09 November 2022

A new model based upon gene activity of immune cells can predict how the body’s immune system might respond to sepsis, COVID-19 and influenza, British scientists have reported.

This could help to explain why the immune response fails in some individuals, and the varying outcomes for these diseases, according to researchers.

Developed by researchers at the Wellcome Sanger Institute, the University of Oxford, Queen Mary University, Imperial College and their collaborators, the gene expression model is based upon 19 genes that indicate a dysfunctional immune response.

Writing in Science Translation Medicine, the team says the findings could open the door for applying precision medicine techniques to diseases such as sepsis, which are difficult to diagnose and treat.

Sepsis can arise from multiple causes, and there are no targeted treatments available for this highly variable disease. Positive results from some drug trials have not been reproducible in others.

The hypothesis that having a greater understanding of sepsis at the molecular level, which would enable patients to be classified according to the particular characteristics of their illness, is pivotal to identifying those at risk and developing effective treatments.

In this new study, the team from the Wellcome Sanger Institute and the University of Oxford set out to develop a gene expression model to help understand which sepsis patients are more likely to have particular responses and potentially poor outcomes.

The research included 1,655 samples from sepsis patients collected as part of the UK Genomic Advances in Sepsis study.

These samples were sequenced at the Wellcome Sanger Institute to assess gene expression – the activity of different genes – among immune cells in the blood. The data were combined with existing data from sepsis patients and healthy individuals.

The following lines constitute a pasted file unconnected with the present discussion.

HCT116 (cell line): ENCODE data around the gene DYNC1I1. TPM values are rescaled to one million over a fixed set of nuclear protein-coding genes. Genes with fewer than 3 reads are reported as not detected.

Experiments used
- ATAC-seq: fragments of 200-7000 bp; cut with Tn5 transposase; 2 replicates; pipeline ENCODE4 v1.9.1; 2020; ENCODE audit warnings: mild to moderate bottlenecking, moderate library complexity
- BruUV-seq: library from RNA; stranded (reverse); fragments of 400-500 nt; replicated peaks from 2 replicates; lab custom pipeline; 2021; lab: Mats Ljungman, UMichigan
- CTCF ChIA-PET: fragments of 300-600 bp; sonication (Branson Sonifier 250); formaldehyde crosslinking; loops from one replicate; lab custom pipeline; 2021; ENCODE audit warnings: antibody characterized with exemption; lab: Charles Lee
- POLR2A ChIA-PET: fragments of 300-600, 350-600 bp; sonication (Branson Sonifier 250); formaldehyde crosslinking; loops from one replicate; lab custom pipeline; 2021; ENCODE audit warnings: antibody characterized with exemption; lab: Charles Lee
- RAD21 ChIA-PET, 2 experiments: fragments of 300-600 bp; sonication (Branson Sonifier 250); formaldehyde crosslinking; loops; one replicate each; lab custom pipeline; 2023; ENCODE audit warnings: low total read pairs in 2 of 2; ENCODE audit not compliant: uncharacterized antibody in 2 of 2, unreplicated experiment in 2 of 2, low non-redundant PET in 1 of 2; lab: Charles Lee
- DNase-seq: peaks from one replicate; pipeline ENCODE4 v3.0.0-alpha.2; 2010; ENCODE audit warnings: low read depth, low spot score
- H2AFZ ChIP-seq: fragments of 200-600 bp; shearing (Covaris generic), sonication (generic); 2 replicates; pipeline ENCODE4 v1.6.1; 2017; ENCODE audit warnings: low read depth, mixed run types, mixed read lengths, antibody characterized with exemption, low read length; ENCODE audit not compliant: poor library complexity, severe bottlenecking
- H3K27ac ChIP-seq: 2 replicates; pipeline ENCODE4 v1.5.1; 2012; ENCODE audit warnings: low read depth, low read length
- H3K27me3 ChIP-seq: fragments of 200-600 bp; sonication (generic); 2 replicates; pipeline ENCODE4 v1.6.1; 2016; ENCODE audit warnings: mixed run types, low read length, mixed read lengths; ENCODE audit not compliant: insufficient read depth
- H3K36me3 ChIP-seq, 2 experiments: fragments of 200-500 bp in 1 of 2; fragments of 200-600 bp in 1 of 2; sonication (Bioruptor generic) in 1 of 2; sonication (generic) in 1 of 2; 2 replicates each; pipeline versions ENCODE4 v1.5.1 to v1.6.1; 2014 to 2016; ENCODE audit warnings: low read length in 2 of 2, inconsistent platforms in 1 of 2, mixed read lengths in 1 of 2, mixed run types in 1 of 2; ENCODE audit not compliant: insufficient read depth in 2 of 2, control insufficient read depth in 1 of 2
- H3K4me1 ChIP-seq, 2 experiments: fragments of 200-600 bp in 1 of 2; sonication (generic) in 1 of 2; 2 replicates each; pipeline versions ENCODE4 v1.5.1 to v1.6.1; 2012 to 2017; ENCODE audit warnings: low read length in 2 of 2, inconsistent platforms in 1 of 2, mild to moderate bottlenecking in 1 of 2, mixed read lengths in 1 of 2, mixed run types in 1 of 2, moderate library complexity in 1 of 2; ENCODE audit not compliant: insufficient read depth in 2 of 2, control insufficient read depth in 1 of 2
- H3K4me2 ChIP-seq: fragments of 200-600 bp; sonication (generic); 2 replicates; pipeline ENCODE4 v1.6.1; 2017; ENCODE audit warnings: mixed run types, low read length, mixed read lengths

The team’s analysis revealed patterns of gene expression that signalled an inappropriate immune response. This allowed them to predict clinical outcomes in sepsis, H1N1 influenza, and COVID-19, from a group of just 19 genes.

Study co-leader Professor Julian Knight, from the University of Oxford, said: “We urgently need better ways to understand what goes wrong with the immune system in response to infection to cause sepsis, a disease with devastating results for millions of people each year around the world.

“A fast, accurate test to predict who has a particular type of immune response to infection and is at greater risk from poorer outcomes in sepsis would help massively and now seems a genuine possibility.”

A machine-learning framework was developed to test it on sepsis, SARS-CoV-2 and H1N1 influenza. The model successfully predicted an individual’s likelihood of poor outcomes in these three diseases.

Study first author Dr Eddie Cano-Gamez, from the University of Oxford and Wellcome Sanger Institute, said: “Now that we have the ability to predict sepsis outcomes from just 19 genes, it’s crucial that as many researchers as possible can take advantage of this approach.”

He added that the team has created a code package for other researchers to run the model on their own data.

The research team now aim to study the underlying immune dysfunction involved in sepsis to develop biomarker-led clinical trials, which would help to target the most effective therapies at those who would benefit most.

Study co-leader Dr Emma Davenport, from the Wellcome Sanger Institute, said: “Sepsis has long seemed an intractable problem because we simply didn’t understand the disease as well as we needed to.

“Similarly, the early stages of the COVID-19 pandemic highlighted the stress doctors were under, trying to treat patients without having solid information to help them identify those most at risk. Our model provides a level of detail that finally allows us to start applying precision medicine techniques to sepsis and improve outcomes for patients.”


Cano-Gamez E, Burnham KL, Goh C, Allcock A, Malick ZH, Overend L, Kwok A, Smith DA, Hessel Peters-Sengers H, Antcliffe D, GAinS Investigators, McKechnie S, Scicluna BP, van der Poll T, Gordon AC, Hinds CJ, Davenport EE, Knight JC. (2022) “An immune dysfunction score for stratification of patients with acute infection based on whole blood gene expression.” Science Translational Medicine, doi: 10.1126/scitranslmed.abq4433

Link: https://www.science.org/doi/10.1126/scitranslmed.abq4433   

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